Density of Freshly Fallen Snow in the Central Rocky Mountains

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New snow density distributions are presented for six measurement sites in the mountains of Colorado and Wyoming. Densities were computed from daily measurements of new snow depth and water equivalent from snow board cores. All data were measured once daily in wind-protected forest sites. Observed densities of freshly fallen snow ranged from 10 to 257 kg m−3. Average densities at each site based on four year's of daily observations ranged from 72 to 103 kgm−3. Seventy-two percent of all daily densities fell between 50 and 100 kg m−3. Approximately 5% of all daily snows had densities below 40 kg m−3. The highest frequency of low densities occurred at Steamboat Springs and Dry Lake. The relationship between air temperature and new snow density exhibited a decline of density with temperature with a correlation coefficient of 0.52. No obvious reversal toward higher densities occurred at cold temperatures, as some previous studies have reported. No clear relationship was found between snow density and the depth of new snowfalls. Correlations of daily densities between measurement sites decreased rapidly with increasing distance between sites. New snow densities are strongly influenced by orography, which contributes to density differences over short distances.

*USDA Forest Service (retired), Rocky Mountain Research Station, Fort Collins, Colorado.

+Colorado Climate Center, Atmospheric Science Department, Colorado State University, Fort Collins, Colorado.

Corresponding author address: Nolan J. Doesken, Atmospheric Science Department, Colorado State University, Fort Collins, CO 80523-1371. E-mail: nolan@ccc.atmos.colostate.edu

New snow density distributions are presented for six measurement sites in the mountains of Colorado and Wyoming. Densities were computed from daily measurements of new snow depth and water equivalent from snow board cores. All data were measured once daily in wind-protected forest sites. Observed densities of freshly fallen snow ranged from 10 to 257 kg m−3. Average densities at each site based on four year's of daily observations ranged from 72 to 103 kgm−3. Seventy-two percent of all daily densities fell between 50 and 100 kg m−3. Approximately 5% of all daily snows had densities below 40 kg m−3. The highest frequency of low densities occurred at Steamboat Springs and Dry Lake. The relationship between air temperature and new snow density exhibited a decline of density with temperature with a correlation coefficient of 0.52. No obvious reversal toward higher densities occurred at cold temperatures, as some previous studies have reported. No clear relationship was found between snow density and the depth of new snowfalls. Correlations of daily densities between measurement sites decreased rapidly with increasing distance between sites. New snow densities are strongly influenced by orography, which contributes to density differences over short distances.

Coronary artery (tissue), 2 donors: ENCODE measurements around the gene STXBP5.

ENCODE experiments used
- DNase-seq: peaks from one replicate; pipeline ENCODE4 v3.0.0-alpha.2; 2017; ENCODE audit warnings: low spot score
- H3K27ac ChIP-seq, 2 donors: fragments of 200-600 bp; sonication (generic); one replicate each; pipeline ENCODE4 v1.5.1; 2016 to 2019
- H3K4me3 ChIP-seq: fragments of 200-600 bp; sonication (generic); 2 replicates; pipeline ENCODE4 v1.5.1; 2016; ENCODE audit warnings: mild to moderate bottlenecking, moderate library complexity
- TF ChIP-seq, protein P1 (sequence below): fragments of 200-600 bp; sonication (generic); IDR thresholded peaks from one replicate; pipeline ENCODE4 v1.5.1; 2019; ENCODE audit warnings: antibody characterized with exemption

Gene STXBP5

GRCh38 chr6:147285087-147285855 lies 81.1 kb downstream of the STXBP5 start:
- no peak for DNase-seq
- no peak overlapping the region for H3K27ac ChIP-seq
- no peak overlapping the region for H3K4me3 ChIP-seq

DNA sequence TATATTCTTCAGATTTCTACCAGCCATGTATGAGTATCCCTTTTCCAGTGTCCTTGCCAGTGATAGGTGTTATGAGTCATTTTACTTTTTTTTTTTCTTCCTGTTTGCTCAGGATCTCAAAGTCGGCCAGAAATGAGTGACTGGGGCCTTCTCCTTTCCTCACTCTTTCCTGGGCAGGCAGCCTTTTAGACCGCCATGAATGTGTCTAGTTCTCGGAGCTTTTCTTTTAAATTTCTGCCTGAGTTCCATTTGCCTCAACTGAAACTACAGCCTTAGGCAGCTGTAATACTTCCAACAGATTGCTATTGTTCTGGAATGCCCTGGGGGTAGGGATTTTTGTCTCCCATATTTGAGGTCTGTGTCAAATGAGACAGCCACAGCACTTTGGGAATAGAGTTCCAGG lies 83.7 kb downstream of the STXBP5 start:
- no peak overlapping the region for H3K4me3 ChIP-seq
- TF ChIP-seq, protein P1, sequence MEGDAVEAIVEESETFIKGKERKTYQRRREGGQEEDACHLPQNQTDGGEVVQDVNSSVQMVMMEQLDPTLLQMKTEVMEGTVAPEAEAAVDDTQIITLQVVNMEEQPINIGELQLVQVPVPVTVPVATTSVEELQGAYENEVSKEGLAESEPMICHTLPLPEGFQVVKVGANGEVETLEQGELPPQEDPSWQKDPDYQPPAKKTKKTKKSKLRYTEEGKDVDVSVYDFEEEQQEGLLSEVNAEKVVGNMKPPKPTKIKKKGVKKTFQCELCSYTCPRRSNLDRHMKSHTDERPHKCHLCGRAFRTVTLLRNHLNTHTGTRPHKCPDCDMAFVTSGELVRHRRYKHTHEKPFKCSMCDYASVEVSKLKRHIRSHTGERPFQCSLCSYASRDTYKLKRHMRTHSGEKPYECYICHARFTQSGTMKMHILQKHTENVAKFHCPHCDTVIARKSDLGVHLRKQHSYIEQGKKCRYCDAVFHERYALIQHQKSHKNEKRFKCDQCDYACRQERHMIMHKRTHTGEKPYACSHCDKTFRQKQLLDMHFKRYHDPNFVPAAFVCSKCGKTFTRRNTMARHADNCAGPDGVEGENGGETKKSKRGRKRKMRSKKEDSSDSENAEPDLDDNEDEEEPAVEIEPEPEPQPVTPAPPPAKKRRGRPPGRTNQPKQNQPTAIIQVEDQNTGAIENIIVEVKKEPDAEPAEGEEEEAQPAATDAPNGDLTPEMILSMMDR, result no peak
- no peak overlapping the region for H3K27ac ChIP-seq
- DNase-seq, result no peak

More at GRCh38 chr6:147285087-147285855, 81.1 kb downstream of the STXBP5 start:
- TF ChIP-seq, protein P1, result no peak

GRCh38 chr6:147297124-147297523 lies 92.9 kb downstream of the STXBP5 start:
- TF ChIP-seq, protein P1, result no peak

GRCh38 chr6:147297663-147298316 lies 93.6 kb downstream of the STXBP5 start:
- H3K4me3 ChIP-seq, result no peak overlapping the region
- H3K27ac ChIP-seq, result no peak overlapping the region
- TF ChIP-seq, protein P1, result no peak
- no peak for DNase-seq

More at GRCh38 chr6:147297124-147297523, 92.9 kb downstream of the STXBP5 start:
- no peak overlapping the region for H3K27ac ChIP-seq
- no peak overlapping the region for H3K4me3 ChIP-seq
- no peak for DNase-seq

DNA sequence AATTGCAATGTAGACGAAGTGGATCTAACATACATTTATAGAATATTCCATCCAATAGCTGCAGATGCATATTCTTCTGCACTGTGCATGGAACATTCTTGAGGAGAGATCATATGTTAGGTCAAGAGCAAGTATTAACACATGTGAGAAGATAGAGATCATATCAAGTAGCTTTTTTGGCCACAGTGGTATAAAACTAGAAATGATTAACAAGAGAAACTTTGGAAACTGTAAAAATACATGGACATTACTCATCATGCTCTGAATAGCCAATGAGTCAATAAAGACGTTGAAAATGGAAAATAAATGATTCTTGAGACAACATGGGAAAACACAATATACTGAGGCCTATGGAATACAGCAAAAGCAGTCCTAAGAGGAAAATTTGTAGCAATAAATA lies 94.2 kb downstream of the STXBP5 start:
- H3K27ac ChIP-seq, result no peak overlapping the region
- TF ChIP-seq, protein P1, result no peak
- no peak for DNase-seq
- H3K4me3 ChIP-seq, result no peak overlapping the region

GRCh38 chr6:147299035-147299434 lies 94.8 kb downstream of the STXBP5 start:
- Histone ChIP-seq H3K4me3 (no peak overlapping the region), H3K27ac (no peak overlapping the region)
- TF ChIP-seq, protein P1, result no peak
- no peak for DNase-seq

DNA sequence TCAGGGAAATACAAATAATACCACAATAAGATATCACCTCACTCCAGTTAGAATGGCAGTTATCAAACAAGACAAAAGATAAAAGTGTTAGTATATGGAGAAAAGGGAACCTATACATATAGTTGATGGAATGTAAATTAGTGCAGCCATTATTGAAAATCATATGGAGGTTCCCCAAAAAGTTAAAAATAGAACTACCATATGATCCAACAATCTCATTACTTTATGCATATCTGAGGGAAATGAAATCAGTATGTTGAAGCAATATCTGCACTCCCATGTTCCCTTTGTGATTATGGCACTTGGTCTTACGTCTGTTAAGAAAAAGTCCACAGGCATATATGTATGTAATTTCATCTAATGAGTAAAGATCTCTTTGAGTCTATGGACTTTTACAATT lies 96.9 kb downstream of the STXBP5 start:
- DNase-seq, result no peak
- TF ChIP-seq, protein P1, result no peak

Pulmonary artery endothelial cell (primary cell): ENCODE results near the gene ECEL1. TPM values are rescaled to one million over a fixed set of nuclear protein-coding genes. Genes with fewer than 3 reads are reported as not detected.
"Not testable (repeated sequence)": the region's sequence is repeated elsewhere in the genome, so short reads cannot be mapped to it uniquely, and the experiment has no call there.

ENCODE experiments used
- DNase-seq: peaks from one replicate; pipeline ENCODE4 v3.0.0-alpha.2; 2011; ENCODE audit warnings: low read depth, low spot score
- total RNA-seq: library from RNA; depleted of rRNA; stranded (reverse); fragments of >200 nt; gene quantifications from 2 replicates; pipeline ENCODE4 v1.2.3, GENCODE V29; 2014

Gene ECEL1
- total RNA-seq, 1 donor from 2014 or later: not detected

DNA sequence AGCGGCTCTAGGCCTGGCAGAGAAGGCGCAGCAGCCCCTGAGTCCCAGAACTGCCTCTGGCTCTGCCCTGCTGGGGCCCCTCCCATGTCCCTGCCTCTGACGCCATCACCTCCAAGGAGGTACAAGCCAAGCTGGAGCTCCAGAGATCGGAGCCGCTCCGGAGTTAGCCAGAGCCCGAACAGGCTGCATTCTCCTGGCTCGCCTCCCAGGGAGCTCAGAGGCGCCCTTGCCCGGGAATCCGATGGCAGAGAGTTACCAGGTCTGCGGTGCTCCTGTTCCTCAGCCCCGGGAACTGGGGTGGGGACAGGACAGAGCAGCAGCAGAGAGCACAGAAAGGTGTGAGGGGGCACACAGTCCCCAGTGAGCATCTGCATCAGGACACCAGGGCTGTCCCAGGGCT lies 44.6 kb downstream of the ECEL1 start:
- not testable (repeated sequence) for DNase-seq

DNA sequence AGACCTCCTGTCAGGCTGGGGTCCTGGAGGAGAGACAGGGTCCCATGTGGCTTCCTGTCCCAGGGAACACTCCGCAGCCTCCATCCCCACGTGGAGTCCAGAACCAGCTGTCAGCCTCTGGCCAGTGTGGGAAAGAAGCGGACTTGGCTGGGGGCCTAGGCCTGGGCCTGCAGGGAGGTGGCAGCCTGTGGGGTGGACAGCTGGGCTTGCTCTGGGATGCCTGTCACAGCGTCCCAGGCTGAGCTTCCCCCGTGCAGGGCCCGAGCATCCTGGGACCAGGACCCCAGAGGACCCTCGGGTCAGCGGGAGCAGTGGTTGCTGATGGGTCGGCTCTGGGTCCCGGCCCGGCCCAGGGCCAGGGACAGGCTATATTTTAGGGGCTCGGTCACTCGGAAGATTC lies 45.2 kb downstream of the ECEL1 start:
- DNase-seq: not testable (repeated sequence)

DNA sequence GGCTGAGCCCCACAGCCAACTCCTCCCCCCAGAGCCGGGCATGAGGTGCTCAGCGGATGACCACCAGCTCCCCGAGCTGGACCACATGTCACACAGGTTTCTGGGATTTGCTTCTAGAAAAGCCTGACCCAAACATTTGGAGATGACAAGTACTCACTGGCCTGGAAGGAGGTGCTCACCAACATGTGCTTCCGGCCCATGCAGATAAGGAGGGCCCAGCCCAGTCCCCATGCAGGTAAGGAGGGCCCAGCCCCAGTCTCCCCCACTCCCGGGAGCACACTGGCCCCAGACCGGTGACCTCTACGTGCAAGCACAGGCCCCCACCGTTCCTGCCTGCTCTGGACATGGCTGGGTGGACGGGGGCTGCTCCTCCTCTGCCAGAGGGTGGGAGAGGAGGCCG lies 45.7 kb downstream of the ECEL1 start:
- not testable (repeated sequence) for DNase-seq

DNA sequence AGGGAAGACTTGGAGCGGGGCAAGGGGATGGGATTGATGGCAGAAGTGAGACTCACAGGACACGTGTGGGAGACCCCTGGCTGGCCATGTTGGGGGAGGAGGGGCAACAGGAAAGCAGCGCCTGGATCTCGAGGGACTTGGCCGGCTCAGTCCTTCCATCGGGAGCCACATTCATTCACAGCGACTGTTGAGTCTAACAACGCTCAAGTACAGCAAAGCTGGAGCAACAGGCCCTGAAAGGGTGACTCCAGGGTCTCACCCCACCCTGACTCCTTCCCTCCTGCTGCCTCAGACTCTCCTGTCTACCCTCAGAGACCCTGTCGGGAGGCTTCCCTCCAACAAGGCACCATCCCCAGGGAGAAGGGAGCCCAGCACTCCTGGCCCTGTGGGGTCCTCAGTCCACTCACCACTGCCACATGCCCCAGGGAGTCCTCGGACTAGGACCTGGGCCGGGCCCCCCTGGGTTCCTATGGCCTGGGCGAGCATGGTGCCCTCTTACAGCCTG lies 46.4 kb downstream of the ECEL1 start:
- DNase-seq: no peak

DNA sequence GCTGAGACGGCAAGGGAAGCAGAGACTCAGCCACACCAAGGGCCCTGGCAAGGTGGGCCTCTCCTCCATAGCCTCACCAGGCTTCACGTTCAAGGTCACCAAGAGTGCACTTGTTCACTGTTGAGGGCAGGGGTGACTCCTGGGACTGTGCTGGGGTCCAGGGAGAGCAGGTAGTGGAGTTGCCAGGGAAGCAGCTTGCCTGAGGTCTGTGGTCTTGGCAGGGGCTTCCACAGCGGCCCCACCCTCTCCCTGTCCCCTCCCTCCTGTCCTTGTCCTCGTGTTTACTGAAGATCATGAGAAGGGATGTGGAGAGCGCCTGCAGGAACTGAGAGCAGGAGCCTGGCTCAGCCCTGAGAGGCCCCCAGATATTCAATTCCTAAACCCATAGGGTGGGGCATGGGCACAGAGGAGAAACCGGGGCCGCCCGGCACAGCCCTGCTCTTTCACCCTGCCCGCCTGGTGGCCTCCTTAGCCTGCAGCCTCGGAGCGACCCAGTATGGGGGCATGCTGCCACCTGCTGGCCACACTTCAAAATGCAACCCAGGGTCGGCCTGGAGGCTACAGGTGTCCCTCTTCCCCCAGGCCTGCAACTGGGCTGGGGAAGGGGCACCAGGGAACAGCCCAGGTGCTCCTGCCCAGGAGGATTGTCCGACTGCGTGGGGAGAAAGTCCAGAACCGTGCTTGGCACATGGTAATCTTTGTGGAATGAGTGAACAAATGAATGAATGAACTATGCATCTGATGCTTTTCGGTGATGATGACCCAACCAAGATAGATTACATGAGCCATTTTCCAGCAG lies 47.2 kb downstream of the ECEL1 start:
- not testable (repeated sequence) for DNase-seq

*USDA Forest Service (retired), Rocky Mountain Research Station, Fort Collins, Colorado.

+Colorado Climate Center, Atmospheric Science Department, Colorado State University, Fort Collins, Colorado.

Corresponding author address: Nolan J. Doesken, Atmospheric Science Department, Colorado State University, Fort Collins, CO 80523-1371. E-mail: nolan@ccc.atmos.colostate.edu
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